Word Count: 1984
For years, I’ve been writing about the numerous failings great and small of government agencies and political leaders in Romania. Certainly no country is perfect and some mistakes and missteps are to be expected. But the subject of this article encapsulates exactly what is wrong with the country and why no amount of “progress” and European Union money will ever do more than slow down a headlong rush over the cliff into chaos and crushing poverty.
Formed in 1948 after the war, a heinous government agency was created in Romania. Widely known by locals and foreigners alike as the Securitate, the agency’s formal name was Departamentul Securității Statului or “The Department of State Security”.
This name is in the Romanian language but is a literal translation of the Russian KGB, a fact which few Romanians today want to acknowledge. Much like the Soviet KGB, the Securitate was an all-encompassing branch of the government that engaged in spying abroad, monitoring citizens at home, and arresting and torturing anyone who disagreed with the government.
In English and in other language, the Securitate were widely referred to as “secret police”. And that’s an important distinction because, amongst all the spying and torturing, it must never be forgotten that the Securitate also did function as a police agency. It investigated crimes and assisted prosecutors (like Laura Codruta Kovesi’s father) in putting people in jail.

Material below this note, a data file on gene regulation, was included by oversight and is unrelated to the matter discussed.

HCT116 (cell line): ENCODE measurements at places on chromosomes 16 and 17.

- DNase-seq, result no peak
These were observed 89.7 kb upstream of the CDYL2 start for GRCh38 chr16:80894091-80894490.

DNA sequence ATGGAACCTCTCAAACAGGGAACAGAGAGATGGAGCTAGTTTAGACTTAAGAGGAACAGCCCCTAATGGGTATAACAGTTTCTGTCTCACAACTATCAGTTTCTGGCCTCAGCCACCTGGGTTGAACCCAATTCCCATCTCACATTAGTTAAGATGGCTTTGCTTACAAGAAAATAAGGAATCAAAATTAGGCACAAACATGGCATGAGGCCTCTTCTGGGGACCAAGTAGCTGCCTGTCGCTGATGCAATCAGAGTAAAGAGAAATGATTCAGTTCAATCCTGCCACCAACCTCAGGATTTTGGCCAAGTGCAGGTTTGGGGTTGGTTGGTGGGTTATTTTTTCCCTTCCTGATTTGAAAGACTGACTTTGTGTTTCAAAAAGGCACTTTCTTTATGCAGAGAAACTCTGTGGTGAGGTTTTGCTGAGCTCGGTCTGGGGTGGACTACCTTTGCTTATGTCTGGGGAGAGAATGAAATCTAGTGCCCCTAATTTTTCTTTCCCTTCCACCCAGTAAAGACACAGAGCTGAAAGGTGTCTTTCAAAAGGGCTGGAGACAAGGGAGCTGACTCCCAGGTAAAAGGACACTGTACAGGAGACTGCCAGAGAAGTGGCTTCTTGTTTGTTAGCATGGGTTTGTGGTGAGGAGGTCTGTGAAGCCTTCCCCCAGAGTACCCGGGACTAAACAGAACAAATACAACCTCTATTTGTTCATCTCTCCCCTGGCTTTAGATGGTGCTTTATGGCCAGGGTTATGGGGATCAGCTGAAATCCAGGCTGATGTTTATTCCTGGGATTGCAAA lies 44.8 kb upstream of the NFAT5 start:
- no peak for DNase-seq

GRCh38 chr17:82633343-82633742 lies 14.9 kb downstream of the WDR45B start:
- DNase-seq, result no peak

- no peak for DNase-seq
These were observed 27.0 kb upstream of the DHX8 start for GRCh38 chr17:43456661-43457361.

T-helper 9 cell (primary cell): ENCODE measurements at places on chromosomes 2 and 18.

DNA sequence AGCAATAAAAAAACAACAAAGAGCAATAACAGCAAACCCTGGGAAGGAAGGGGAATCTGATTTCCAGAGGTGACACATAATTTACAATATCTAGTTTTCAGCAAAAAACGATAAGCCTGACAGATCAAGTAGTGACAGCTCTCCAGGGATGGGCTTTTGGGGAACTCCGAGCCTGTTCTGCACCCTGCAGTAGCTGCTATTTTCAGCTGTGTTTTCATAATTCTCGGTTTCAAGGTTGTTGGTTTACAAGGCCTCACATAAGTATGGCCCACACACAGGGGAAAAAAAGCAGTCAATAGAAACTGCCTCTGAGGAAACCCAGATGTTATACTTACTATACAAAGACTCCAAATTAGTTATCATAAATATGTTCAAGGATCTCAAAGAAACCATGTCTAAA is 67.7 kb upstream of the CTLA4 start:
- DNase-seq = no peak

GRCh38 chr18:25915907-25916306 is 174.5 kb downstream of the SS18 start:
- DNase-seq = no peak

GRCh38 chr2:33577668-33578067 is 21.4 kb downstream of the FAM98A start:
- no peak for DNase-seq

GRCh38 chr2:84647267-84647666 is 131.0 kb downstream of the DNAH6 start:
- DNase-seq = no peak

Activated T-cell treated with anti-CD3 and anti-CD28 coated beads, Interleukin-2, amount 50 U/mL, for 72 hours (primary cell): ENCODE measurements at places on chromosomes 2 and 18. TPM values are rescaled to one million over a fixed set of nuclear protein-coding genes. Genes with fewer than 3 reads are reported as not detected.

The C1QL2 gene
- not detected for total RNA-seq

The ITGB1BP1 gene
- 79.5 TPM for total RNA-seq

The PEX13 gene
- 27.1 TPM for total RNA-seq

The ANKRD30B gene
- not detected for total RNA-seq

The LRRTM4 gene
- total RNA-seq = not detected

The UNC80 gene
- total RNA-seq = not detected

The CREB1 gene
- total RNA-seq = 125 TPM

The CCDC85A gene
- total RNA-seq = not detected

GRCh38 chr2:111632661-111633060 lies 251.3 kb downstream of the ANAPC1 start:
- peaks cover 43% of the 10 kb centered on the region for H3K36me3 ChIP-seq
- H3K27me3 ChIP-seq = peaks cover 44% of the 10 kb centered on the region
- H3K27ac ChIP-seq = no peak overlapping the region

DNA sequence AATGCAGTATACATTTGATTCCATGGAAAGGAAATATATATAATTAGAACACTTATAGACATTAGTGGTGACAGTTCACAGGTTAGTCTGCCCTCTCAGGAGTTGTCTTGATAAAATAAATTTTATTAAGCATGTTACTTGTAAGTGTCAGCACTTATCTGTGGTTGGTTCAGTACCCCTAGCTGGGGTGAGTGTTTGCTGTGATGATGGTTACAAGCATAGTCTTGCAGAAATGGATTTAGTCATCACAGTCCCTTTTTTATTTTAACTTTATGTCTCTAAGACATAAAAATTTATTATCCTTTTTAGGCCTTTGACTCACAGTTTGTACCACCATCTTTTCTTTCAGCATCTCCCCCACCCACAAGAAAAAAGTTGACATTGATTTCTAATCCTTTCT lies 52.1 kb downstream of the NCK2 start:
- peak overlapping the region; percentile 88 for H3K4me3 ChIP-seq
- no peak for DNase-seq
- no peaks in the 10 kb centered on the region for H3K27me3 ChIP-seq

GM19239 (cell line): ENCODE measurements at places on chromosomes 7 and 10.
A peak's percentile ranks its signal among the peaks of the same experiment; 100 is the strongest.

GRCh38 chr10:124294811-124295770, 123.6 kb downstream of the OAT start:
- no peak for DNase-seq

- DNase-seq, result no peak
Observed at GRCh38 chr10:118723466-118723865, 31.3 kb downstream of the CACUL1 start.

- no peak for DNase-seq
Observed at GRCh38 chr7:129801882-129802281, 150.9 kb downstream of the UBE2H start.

Uniquely in Romania amongst other Communist-era nations with secret police forces, a huge percentage of the local citizens enjoyed working with the secret police. No one knows exactly how many snitches ratted out their family members and fellow citizens but estimates range as high as half a million people.
Unfortunately, it is unlikely that anyone will ever learn the extent of the Romanian population’s cooperation with the Securitate as political obstruction and collective shame has essentially shoveled that mess under the carpet. Many of the files from the Securitate have been destroyed and the rest are moldering away in a locked archive that the public cannot access.
The Birth of the SRI
After the Revolution in 1989, the various agencies of the Communist-era government were either disbanded or reformed into new entities. The Romanian KGB (Securitate) was split into four different agencies:
- SPP – Tasked with guarding political leaders and important institutions and materials